It takes more effort to get to Penticton’s mountain biking networks using your own pedal power, but with an e-mountain bike rental from Freedom The Bike Shop, you should be able to cruise up to Campbell Mountain or Three Blind Mice and still have enough energy for a moderate climb. The reward? A fast and flowy descent.

Sip whites or reds that are also green

Photo: Elephant Island Winery/Aikins Loop

Earth-friendly wine touring in and around Penticton might mean letting someone else drive your group to cut back on emissions. Choose a company like Farm to Glass Wine Tours, whose Tesla ferries oenophiles around, then level up the outing with lunch at a farm-to-table restaurant like the one at Naramata Inn. To go completely fuel-free, opt for an organised or self-guided tour where you cycle or stroll between vineyards — Hoodoo Adventure Company and Epic Cycling are two fantastic options for guided e-bike excursions.

Rather get your steps in for the day? Check out the new Aikins Loop Wine & Spirits Cooperative to walk between four wineries close to Naramata. Make your tastings even greener by picking sustainable wineries that practice regenerative agriculture, such as Tightrope Winery, Little Engine Wines, and Hillside Winery.

Get your float (or paddle) on

Photo: Visit Penticton

While in Penticton, be sure to partake in the city’s most beloved summer pastime by floating the seven-kilometre Penticton Channel between lakes. Rent single or double tubes — or inflatable “party islands” that hold up to 12 passengers if you’re travelling with family or a big group of friends — from Coyote Cruises. Opt for the company’s tube and bus combo, which includes group transportation back to the starting point to make the day more carbon-friendly.

If you’d rather be active on the water, kayak and paddleboard rentals are available at numerous spots around town, including Pier Water Sports and both Penticton Boat Rentals marina locations, as well as their new rental location at the Penticton Lakeside Resort. You could also cycle over to Skaha Marina to rent a watercraft, or pedal up to Naramata along the KVR for a rental (or lesson) from Sun N’ Sup, one of the region’s original paddleboard shops.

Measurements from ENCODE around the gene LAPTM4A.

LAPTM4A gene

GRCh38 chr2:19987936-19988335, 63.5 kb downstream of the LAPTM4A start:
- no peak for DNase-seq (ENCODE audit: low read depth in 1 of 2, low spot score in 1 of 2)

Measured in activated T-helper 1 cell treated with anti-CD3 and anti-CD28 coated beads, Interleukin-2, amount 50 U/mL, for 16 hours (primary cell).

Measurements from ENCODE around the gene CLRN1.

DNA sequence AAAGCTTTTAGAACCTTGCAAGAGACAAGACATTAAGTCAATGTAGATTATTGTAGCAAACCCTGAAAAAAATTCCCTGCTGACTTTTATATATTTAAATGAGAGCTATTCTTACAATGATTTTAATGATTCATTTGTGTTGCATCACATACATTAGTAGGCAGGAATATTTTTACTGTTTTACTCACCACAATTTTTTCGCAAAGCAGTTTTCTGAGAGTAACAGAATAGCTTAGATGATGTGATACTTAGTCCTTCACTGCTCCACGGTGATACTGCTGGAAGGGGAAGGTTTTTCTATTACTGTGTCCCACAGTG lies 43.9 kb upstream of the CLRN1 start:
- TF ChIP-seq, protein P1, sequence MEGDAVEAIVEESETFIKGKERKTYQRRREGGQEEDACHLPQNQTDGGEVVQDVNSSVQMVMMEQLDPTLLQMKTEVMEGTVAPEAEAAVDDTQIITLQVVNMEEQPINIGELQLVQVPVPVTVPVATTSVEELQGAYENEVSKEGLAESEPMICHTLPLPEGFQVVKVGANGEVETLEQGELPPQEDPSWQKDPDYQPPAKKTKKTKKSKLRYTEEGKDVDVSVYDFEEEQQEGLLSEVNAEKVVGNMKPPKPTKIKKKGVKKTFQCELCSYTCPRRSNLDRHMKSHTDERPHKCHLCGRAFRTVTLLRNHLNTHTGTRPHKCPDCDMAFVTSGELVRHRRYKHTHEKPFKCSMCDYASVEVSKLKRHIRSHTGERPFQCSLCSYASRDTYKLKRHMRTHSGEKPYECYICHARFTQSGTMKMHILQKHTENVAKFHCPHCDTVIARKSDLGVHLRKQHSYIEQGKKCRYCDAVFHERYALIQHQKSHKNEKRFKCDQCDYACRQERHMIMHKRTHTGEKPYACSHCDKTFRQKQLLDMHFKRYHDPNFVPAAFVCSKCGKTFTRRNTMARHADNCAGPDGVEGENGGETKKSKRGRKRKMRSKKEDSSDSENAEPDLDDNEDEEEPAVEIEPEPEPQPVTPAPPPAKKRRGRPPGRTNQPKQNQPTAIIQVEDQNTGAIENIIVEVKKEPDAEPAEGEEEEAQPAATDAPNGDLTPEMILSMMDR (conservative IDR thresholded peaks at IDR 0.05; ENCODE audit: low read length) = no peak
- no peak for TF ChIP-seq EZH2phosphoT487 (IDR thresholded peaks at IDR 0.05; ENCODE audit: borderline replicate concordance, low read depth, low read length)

Fuel your body with local, seasonal food

Photo: The Bench Market/Visit Penticton

Though vineyards now outnumber orchards on the hillsides around town, local farms still grow a huge variety of veggies, fruits, and herbs. This has given rise to a strong farm-to-table movement in Penticton. Walk or cycle to spots that practice sustainability by sourcing ingredients from area producers, such as The Restaurant at Poplar Grove, or fill your picnic basket with goodies from The Bench Market, which stocks local, seasonal ingredients.

To get a little more hands on, hit up a u-pick like Keenan’s in Kaleden (a 45-minute bike ride from town) in early July to pluck the freshest cherries. Round out your haul with juicy peaches and apricots from fruit stands like the Upper Bench Fruit Farm above town. After all that walking, riding, paddling, and picking, rehydrate at Tin Whistle, a carbon-neutral brewery. You’ve earned it.

These are just a few ideas for a “fuel-free…almost” vacation in Penticton. The city also has a number of charging stations for travellers with EVs, plus other outdoor activities (think rock climbing or horseback riding) that are as fun for you as they are easy on the environment. Hurry up and start planning your visit to Penticton — then give slow, sustainable travel a go when you get there.